Operations of a shared, autonomous, electric vehicle fleet: Implications of vehicle & charging infrastructure decisions

T. Donna Chen, Kara M. Kockelman, Josiah P. Hanna

Research output: Contribution to journalArticlepeer-review

Abstract / Description of output

There are natural synergies between shared autonomous vehicle (AV) fleets and electric vehicle (EV) technology, since fleets of AVs resolve the practical limitations of today’s non-autonomous EVs, including traveler range anxiety, access to charging infrastructure, and charging time management. Fleet-managed AVs relieve such concerns, managing range and charging activities based on real-time trip demand and established charging-station locations, as demonstrated in this paper. This work explores the management of a fleet of shared autonomous electric vehicles (SAEVs) in a regional, discrete-time, agent-based model. The simulation examines the operation of SAEVs under various vehicle range and charging infrastructure scenarios in a gridded city modeled roughly after the densities of Austin, Texas. Results based on 2009 NHTS trip distance and time-of-day distributions indicate that fleet size is sensitive to battery recharge time and vehicle range, with each 80-mile range SAEV replacing 3.7 privately owned vehicles and each 200-mile range SAEV replacing 5.5 privately owned vehicles, under Level II (240-volt AC) charging. With Level III 480-volt DC fast-charging infrastructure in place, these ratios rise to 5.4 vehicles for the 80-mile range SAEV and 6.8 vehicles for the 200-mile range SAEV. SAEVs can serve 96–98% of trip requests with average wait times between 7 and 10minutes per trip. However, due to the need to travel while “empty” for charging and passenger pick-up, SAEV fleets are predicted to generate an additional 7.1–14.0% of travel miles. Financial analysis suggests that the combined cost of charging infrastructure, vehicle capital and maintenance, electricity, insurance, and registration for a fleet of SAEVs ranges from $0.42 to $0.49 per occupied mile traveled, which implies SAEV service can be offered at the equivalent per-mile cost of private vehicle ownership for low-mileage households, and thus be competitive with current manually-driven carsharing services and significantly cheaper than on-demand driver-operated transportation services. When Austin-specific trip patterns (with more concentrated trip origins and destinations) are introduced in a final case study, the simulation predicts a decrease in fleet “empty” vehicle-miles (down to 3–4% of all SAEV travel) and average wait times (ranging from 2 to 4minutes per trip), with each SAEV replacing 5–9 privately owned vehicles.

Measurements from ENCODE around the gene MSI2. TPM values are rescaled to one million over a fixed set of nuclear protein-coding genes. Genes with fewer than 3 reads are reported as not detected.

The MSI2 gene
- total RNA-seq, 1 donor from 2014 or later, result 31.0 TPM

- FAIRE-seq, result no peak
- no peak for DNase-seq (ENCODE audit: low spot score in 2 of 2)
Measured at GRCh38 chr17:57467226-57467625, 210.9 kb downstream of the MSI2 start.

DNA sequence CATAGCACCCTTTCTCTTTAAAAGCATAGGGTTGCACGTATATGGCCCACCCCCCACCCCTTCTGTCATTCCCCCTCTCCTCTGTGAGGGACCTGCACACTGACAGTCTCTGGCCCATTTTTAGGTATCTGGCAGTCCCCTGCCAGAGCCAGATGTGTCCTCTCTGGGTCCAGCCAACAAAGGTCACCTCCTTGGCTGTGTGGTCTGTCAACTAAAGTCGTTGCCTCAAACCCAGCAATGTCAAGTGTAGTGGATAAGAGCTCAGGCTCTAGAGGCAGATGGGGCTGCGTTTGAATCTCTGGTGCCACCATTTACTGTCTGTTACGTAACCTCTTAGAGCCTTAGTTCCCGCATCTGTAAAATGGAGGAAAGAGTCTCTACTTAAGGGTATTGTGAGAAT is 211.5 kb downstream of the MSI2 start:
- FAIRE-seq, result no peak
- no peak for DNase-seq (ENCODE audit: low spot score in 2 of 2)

Original languageEnglish
Pages (from-to)243 - 254
Number of pages12
JournalTransportation Research Part A: Policy and Practice
Early online date28 Sept 2016
Publication statusPublished - 31 Dec 2016

Keywords / Materials (for Non-textual outputs)

  • Agent-based modeling
  • Carsharing
  • Electric vehicles
  • Autonomous vehicles


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